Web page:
Philippe Coutinho becomes 'a proper Brazilian' for Liverpool

The 20-year-old from Rio knows the importance of the attacking No10 role and hopes to have a long career at Anfield

A flamboyant flick with the heel sent José Enrique scurrying clear, completely fooled the opponent and left Anfield purring in approval. It was the first sign that Liverpool had acquired in Philippe Coutinho "a proper Brazilian," as his compatriot Lucas Leiva put it. "Like the fans were probably expecting when I signed." There cannot be a misunderstanding with Liverpool's new No10.

"I know the importance of the number 10," says the 20-year-old from Rio, who cites Kaká and Ronaldinho as role models. "In Brazil the one who wears 10 constructs the attacks. That is what I will try to do here. The number I have at Liverpool does not give me any added pressure. The pressure I have is to play well and do my best for the team. I know that I am representing a huge club and I want to enjoy my football."

The shirt number reflects the faith that Liverpool have invested in Coutinho, along with the £8.5m paid to Internazionale for him in January, of course. The aforementioned piece of skill arrived early in the recent 5-0 defeat of Swansea City, when the Brazilian marked his full debut with a fine goal, a part in the flowing team move that produced the third for José Enrique plus several eye-catching exchanges with Daniel Sturridge and Luis Suárez – as well as a standing ovation when he left the field on the hour. The manager, Brendan Rodgers, would welcome a repeat at Wigan on Saturday having insisted Liverpool's season did not end with the Europa League exit against Zenit St Petersburg five days later.

Swansea's style suited the young Brazilian, who was ineligible to face the Russian champions, just as Michael Laudrup's much changed team ahead of the League Cup final suited Liverpool. It was different on his first appearance against West Bromwich Albion when Gareth McAuley scored moments after his late introduction and a slight forward line of Coutinho, Suárez, Fabio Borini and Raheem Sterling chased the game in vain. "The football is quite different to what I'm used to because you have to be much quicker here," he admits. "The pace is much quicker than Italy or Brazil. In Brazil we play quite open but I'm doing my best to adapt as quickly as I can."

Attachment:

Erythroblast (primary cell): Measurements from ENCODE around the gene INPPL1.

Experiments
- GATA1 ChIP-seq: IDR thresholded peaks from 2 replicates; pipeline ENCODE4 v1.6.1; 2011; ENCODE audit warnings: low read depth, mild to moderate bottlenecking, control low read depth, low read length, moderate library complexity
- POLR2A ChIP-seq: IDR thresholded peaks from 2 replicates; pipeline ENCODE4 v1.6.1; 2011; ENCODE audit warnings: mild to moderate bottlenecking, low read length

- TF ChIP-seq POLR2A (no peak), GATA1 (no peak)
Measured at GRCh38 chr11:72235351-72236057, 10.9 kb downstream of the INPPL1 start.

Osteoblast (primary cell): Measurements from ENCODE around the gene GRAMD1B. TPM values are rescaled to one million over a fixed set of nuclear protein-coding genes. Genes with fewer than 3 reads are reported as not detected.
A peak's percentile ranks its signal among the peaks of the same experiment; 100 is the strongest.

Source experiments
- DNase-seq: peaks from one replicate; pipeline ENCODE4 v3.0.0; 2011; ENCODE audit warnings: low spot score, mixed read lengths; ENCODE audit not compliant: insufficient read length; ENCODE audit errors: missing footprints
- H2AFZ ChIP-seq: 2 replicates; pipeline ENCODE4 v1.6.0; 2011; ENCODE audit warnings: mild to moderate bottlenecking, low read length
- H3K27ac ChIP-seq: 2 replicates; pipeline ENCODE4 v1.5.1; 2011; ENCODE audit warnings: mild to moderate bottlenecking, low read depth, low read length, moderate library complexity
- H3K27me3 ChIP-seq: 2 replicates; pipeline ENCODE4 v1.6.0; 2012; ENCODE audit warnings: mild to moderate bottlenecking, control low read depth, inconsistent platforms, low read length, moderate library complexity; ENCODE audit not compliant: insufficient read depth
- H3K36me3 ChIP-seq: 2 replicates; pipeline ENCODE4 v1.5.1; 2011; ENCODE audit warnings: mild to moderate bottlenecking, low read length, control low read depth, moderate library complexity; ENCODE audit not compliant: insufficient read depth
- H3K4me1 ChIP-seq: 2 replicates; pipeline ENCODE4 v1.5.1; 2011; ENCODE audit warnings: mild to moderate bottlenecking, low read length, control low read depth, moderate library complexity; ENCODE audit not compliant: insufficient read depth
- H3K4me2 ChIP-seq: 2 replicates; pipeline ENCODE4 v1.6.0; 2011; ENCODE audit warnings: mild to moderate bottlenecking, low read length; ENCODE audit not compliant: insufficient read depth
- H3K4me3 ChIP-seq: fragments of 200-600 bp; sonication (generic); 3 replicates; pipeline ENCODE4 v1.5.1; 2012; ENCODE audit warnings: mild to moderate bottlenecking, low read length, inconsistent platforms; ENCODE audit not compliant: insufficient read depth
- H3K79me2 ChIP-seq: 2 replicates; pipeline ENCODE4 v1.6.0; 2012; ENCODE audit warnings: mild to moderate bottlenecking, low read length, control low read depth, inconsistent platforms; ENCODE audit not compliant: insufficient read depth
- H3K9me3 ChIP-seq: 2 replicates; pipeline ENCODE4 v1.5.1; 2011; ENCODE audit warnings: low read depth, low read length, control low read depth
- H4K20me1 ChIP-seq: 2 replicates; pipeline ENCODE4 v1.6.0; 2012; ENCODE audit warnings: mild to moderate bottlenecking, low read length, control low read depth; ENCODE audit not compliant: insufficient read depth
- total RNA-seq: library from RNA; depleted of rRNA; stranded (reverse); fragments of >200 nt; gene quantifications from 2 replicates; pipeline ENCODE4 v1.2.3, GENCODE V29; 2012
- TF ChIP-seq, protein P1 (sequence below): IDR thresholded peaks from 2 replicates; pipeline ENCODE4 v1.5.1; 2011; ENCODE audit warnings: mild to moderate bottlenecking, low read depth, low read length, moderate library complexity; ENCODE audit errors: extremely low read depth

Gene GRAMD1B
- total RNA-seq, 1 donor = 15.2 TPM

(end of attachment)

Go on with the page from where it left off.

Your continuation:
If there was bemusement at Liverpool's January purchase, it was not of Coutinho's making or a reflection on his potential. Prior to the signing Rodgers had spoken frequently of the need for experience, leaders and "men" at Liverpool before a small 20-year-old who does not speak English became the club's last recruit of the window. His talent and willingness to learn offer compensation.

"In Brazil the Premier League is followed more than any other [foreign league] and everyone says it is the toughest league in the world," says Coutinho through a translator. "The difference I've noticed is you have to be a quick thinker and move around much sooner because the pace is so much higher. I need to improve my muscles because they are still quite small at the moment. Of course it can be a challenge but before I came here Lucas told me about the style of play. To me it is a challenge and I wanted to deal with it as quickly as possible."

So he is not unduly concerned about a robust introduction to the Premier League? "I'm quite calm about that," he says. "If I get kicked, I will get up and carry on playing." Would he retaliate? "No, I have to score the goal first."

Coutinho has adapted quickly off the pitch following the move from Milan, moving into a house with his wife and two brothers, Leandro and Cristiano, that previously belonged to another Liverpool import from Brazil, Fábio Aurélio. "He left it nice and tidy," he says. It has helped having Lucas around for the cultural shift. Liverpool's defensive midfielder has adopted a paternal role with Coutinho off the pitch. "I feel like a father to be honest," he said. "He is in the same situation as I was when I came to Liverpool, very young and doesn't understand the language."

Lucas was also instrumental in the transfer. "I never spoke to the manager before I signed," Coutinho explains. "But I spoke for a long time with Lucas and he explained the methods here. Lucas passed me all the information I needed. He told me how the club works, the style and the structure of the club and how we play. When I signed I already had all the background information I need."

Liverpool have bought rich promise in Coutinho, albeit promise that has struggled to match the hype that surrounded his emergence at Vasco da Gama and intensified when Internazionale paid €4m to sign him at 16. He was restricted to 15 starts in Serie A, spent a season on loan at Espanyol under Mauricio Pochettino, the new Southampton manager, and at 20 is starting anew in a fourth country.

Coutinho admits: "I need to spend some time at a club but I also need to enjoy my football to play my best. I didn't lose my enjoyment at Inter. Sometimes I was disappointed because every player wants to play but I always did my best for Inter. That is why I reached a huge club like Liverpool. I am in the middle of huge players here and I want to carry on learning my trade, doing my best and enjoying my football.

"Hopefully I will have a long career at Liverpool. That is what I am hoping for but it all depends on many things."

comments powered by Disqus